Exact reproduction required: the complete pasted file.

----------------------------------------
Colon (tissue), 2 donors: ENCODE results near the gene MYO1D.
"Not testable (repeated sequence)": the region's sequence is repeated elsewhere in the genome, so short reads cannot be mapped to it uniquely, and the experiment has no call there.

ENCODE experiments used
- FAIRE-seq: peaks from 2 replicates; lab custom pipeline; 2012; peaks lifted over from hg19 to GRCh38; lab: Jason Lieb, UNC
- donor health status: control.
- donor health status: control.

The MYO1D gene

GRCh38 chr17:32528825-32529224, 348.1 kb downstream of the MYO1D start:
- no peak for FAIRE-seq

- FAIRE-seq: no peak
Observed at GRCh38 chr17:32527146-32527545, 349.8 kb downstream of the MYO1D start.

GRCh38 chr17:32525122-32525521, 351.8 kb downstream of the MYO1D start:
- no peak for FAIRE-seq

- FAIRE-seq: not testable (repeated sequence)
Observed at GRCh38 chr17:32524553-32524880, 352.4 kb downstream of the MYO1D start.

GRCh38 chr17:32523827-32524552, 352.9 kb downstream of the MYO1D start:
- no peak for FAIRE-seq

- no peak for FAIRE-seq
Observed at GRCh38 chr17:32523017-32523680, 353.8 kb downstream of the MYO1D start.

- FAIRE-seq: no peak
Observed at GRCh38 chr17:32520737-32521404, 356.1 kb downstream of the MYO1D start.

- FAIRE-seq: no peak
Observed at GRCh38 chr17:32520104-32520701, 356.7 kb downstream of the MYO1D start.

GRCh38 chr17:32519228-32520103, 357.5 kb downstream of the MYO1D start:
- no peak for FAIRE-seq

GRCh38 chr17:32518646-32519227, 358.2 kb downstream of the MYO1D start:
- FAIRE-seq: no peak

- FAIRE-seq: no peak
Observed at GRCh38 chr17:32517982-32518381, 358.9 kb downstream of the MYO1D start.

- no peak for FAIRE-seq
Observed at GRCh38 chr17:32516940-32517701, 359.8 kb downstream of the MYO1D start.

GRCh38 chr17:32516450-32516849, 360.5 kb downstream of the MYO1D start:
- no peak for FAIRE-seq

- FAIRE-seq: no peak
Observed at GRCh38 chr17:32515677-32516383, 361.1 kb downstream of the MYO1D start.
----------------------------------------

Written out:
Colon (tissue), 2 donors: ENCODE results near the gene MYO1D.
"Not testable (repeated sequence)": the region's sequence is repeated elsewhere in the genome, so short reads cannot be mapped to it uniquely, and the experiment has no call there.

ENCODE experiments used
- FAIRE-seq: peaks from 2 replicates; lab custom pipeline; 2012; peaks lifted over from hg19 to GRCh38; lab: Jason Lieb, UNC
- donor health status: control.
- donor health status: control.

The MYO1D gene

GRCh38 chr17:32528825-32529224, 348.1 kb downstream of the MYO1D start:
- no peak for FAIRE-seq

- FAIRE-seq: no peak
Observed at GRCh38 chr17:32527146-32527545, 349.8 kb downstream of the MYO1D start.

GRCh38 chr17:32525122-32525521, 351.8 kb downstream of the MYO1D start:
- no peak for FAIRE-seq

- FAIRE-seq: not testable (repeated sequence)
Observed at GRCh38 chr17:32524553-32524880, 352.4 kb downstream of the MYO1D start.

GRCh38 chr17:32523827-32524552, 352.9 kb downstream of the MYO1D start:
- no peak for FAIRE-seq

- no peak for FAIRE-seq
Observed at GRCh38 chr17:32523017-32523680, 353.8 kb downstream of the MYO1D start.

- FAIRE-seq: no peak
Observed at GRCh38 chr17:32520737-32521404, 356.1 kb downstream of the MYO1D start.

- FAIRE-seq: no peak
Observed at GRCh38 chr17:32520104-32520701, 356.7 kb downstream of the MYO1D start.

GRCh38 chr17:32519228-32520103, 357.5 kb downstream of the MYO1D start:
- no peak for FAIRE-seq

GRCh38 chr17:32518646-32519227, 358.2 kb downstream of the MYO1D start:
- FAIRE-seq: no peak

- FAIRE-seq: no peak
Observed at GRCh38 chr17:32517982-32518381, 358.9 kb downstream of the MYO1D start.

- no peak for FAIRE-seq
Observed at GRCh38 chr17:32516940-32517701, 359.8 kb downstream of the MYO1D start.

GRCh38 chr17:32516450-32516849, 360.5 kb downstream of the MYO1D start:
- no peak for FAIRE-seq

- FAIRE-seq: no peak
Observed at GRCh38 chr17:32515677-32516383, 361.1 kb downstream of the MYO1D start.